Detectives interrogated Aaron at the police station and stripped his clothes and forced him to wear prison pants with ‘Solano Prison’ emblazoned on them. Over the next 18 hours, he endured a gruelling barrage of questioning, deprived of access to both familial support and legal counsel. Detective Matthew Mustard threatened to make him look like a ‘cold, calculated monster’. Despite Aaron's assertions regarding the kidnapper's promises of communication, detectives activated airplane mode on his cell phone, effectively severing potential lifelines to crucial updates. Aaron provided detectives with blood and DNA samples and he was eventually released without charge.

While detectives still focused their attention on Aaron, The San Francisco Chronicle received an email which said that Denise ‘will be returned safely (Wednesday). We will send a link to her location after she has been dropped off. She will be in good health and safe while she waits. Any advance on us or our associates will create a dangerous situation for Denise.’ Attached to the email was a recording from Denise. ‘My name is Denise Huskins, and I’m kidnapped. Otherwise, I’m fine,’ she said.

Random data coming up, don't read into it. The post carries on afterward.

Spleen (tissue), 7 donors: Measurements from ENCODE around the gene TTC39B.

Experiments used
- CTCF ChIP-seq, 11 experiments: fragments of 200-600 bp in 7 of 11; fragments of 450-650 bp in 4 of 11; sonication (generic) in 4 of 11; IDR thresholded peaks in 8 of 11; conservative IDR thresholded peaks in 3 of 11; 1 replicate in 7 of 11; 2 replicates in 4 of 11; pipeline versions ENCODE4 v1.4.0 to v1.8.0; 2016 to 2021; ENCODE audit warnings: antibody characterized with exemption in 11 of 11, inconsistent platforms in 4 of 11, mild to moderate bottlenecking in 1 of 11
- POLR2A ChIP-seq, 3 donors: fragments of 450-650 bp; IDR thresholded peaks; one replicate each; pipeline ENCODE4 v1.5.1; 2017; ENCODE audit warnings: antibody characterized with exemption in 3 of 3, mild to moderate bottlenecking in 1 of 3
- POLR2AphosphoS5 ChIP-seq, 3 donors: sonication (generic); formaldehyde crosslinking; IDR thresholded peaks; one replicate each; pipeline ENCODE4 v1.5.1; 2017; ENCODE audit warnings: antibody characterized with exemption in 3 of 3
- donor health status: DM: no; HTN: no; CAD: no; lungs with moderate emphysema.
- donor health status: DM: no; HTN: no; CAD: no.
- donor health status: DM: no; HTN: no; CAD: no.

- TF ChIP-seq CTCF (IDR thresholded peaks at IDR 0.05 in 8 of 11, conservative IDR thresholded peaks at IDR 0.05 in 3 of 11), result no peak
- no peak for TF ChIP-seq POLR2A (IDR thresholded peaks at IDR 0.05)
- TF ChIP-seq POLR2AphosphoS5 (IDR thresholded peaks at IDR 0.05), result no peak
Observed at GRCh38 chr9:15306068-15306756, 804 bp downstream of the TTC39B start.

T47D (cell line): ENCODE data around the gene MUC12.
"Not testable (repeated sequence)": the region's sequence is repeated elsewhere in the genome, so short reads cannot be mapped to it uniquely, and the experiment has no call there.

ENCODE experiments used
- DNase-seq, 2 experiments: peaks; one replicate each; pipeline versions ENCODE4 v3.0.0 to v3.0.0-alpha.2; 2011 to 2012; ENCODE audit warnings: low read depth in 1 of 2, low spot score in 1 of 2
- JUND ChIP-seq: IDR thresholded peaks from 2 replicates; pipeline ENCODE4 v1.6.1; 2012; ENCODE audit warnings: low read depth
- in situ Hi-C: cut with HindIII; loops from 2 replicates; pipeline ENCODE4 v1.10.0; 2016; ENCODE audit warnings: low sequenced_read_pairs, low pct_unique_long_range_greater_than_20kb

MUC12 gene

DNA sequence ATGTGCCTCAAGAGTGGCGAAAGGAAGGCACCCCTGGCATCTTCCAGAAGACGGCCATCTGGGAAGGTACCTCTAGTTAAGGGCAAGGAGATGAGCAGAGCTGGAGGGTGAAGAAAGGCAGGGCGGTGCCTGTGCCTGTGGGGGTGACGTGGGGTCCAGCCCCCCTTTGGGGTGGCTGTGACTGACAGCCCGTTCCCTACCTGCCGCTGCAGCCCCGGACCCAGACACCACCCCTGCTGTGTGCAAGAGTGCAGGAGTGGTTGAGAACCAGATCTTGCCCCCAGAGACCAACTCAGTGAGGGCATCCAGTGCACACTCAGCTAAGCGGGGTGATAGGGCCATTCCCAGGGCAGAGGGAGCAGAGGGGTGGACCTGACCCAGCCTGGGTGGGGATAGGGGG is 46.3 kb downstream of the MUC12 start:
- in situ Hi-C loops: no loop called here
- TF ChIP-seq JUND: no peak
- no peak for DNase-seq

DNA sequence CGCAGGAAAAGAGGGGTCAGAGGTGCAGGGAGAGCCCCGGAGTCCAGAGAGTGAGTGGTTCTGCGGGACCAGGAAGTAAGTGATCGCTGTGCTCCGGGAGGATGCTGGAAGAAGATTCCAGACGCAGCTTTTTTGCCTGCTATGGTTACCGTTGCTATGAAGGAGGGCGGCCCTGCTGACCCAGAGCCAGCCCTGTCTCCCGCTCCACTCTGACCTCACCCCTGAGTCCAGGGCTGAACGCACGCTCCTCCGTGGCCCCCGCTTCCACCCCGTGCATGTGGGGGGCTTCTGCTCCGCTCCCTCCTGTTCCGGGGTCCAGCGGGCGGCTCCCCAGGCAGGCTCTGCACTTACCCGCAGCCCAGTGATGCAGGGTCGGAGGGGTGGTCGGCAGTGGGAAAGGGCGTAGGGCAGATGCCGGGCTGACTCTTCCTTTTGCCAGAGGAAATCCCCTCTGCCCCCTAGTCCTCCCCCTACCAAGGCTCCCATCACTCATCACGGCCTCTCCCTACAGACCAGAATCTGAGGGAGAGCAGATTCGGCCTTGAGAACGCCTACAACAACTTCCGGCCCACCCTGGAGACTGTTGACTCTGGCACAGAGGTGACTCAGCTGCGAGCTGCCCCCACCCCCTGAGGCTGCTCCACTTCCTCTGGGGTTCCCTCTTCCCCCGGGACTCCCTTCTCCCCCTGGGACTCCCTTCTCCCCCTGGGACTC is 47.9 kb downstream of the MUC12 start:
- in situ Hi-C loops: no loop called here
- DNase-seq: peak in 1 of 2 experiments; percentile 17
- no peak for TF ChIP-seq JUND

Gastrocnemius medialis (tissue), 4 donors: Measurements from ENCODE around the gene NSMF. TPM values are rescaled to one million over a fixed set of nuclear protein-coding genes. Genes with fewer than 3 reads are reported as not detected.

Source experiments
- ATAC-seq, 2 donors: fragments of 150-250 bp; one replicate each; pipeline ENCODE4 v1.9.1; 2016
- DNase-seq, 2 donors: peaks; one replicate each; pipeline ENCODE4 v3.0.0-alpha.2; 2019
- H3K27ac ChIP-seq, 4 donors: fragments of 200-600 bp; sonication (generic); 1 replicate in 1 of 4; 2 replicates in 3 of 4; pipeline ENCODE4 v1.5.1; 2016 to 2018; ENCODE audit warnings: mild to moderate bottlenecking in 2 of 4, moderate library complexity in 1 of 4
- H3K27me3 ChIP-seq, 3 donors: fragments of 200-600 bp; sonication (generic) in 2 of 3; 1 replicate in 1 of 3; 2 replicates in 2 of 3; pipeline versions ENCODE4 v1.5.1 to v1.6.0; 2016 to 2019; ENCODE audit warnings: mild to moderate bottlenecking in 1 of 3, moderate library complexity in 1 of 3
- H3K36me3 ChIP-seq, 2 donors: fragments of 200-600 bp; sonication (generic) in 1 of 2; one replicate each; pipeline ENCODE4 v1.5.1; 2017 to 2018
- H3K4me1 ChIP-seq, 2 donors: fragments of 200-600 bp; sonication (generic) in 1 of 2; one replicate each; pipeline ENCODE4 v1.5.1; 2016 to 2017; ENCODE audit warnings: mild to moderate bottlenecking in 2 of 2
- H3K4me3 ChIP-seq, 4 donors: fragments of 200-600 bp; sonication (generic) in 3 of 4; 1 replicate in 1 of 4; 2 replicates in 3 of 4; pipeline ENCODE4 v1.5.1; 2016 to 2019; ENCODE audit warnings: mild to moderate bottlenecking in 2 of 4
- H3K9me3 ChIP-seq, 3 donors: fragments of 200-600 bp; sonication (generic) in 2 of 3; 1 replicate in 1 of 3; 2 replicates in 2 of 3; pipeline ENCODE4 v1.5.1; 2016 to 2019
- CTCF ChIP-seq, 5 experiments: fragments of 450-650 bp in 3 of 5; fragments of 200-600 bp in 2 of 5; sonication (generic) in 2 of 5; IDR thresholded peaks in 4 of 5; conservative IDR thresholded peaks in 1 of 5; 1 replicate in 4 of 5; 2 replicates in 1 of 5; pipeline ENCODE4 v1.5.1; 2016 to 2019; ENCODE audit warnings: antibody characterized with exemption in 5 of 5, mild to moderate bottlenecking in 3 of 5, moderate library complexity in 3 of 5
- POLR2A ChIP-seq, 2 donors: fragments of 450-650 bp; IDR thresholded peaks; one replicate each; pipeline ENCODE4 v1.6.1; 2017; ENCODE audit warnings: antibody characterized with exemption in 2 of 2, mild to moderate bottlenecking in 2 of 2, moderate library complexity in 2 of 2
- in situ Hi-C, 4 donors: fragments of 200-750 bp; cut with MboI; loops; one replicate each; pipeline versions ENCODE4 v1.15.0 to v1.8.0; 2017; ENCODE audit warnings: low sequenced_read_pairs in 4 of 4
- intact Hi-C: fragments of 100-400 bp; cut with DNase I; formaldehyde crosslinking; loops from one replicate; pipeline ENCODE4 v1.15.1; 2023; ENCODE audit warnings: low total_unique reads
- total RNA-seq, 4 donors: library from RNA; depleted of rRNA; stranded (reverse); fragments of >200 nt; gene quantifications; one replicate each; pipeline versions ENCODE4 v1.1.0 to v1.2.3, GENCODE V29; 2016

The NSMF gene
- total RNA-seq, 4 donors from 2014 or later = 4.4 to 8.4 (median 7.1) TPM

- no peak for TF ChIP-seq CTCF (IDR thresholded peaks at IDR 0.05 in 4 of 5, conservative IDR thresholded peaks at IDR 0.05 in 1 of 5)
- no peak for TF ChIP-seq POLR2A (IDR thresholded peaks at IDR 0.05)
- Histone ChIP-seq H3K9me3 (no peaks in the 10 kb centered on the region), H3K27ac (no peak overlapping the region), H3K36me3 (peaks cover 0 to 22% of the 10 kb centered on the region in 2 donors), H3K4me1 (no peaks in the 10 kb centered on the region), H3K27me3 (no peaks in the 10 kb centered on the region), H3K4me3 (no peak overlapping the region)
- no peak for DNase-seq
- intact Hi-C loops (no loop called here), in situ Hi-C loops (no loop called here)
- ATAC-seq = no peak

The following day, Denise resurfaced alive near her parents’ home in Huntington Beach, more than 400 miles from Vallejo. She recounted her ordeal to detectives, telling them that she had been bundled into the trunk of Aaron’s car and then transferred to a second car. She was driven to an unknown home where she was bound to the bed with zip ties and a bicycle lock, and forced to wear blacked out goggles and record a tape proving that she was still alive.